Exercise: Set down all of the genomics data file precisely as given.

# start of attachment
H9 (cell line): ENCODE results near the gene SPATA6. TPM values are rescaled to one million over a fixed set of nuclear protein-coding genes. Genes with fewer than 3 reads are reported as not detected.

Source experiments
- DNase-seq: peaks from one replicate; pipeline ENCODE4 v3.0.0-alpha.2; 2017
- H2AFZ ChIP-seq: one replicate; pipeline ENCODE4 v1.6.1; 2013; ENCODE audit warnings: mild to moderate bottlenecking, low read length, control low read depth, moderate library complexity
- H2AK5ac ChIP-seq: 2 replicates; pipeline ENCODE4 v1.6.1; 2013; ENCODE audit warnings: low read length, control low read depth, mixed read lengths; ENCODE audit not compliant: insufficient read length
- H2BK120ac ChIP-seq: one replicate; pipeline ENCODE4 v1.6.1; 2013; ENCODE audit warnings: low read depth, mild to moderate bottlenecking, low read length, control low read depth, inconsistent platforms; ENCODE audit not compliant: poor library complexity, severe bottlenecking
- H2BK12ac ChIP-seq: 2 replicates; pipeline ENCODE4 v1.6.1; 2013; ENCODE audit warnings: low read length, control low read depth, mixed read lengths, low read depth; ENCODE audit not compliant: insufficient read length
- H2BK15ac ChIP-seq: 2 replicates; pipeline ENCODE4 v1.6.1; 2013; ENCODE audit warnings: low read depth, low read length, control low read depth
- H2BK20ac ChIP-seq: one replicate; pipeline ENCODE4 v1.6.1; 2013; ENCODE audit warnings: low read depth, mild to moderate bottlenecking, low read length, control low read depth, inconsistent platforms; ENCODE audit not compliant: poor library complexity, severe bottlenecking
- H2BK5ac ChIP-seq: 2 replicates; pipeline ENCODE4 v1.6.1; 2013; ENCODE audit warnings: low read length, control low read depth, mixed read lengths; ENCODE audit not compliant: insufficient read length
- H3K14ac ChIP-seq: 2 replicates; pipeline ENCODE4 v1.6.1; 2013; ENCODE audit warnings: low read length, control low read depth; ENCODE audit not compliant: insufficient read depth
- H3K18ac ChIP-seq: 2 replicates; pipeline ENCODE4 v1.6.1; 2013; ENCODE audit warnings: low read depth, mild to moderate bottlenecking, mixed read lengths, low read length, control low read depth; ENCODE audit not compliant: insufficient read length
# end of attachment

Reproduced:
H9 (cell line): ENCODE results near the gene SPATA6. TPM values are rescaled to one million over a fixed set of nuclear protein-coding genes. Genes with fewer than 3 reads are reported as not detected.

Source experiments
- DNase-seq: peaks from one replicate; pipeline ENCODE4 v3.0.0-alpha.2; 2017
- H2AFZ ChIP-seq: one replicate; pipeline ENCODE4 v1.6.1; 2013; ENCODE audit warnings: mild to moderate bottlenecking, low read length, control low read depth, moderate library complexity
- H2AK5ac ChIP-seq: 2 replicates; pipeline ENCODE4 v1.6.1; 2013; ENCODE audit warnings: low read length, control low read depth, mixed read lengths; ENCODE audit not compliant: insufficient read length
- H2BK120ac ChIP-seq: one replicate; pipeline ENCODE4 v1.6.1; 2013; ENCODE audit warnings: low read depth, mild to moderate bottlenecking, low read length, control low read depth, inconsistent platforms; ENCODE audit not compliant: poor library complexity, severe bottlenecking
- H2BK12ac ChIP-seq: 2 replicates; pipeline ENCODE4 v1.6.1; 2013; ENCODE audit warnings: low read length, control low read depth, mixed read lengths, low read depth; ENCODE audit not compliant: insufficient read length
- H2BK15ac ChIP-seq: 2 replicates; pipeline ENCODE4 v1.6.1; 2013; ENCODE audit warnings: low read depth, low read length, control low read depth
- H2BK20ac ChIP-seq: one replicate; pipeline ENCODE4 v1.6.1; 2013; ENCODE audit warnings: low read depth, mild to moderate bottlenecking, low read length, control low read depth, inconsistent platforms; ENCODE audit not compliant: poor library complexity, severe bottlenecking
- H2BK5ac ChIP-seq: 2 replicates; pipeline ENCODE4 v1.6.1; 2013; ENCODE audit warnings: low read length, control low read depth, mixed read lengths; ENCODE audit not compliant: insufficient read length
- H3K14ac ChIP-seq: 2 replicates; pipeline ENCODE4 v1.6.1; 2013; ENCODE audit warnings: low read length, control low read depth; ENCODE audit not compliant: insufficient read depth
- H3K18ac ChIP-seq: 2 replicates; pipeline ENCODE4 v1.6.1; 2013; ENCODE audit warnings: low read depth, mild to moderate bottlenecking, mixed read lengths, low read length, control low read depth; ENCODE audit not compliant: insufficient read length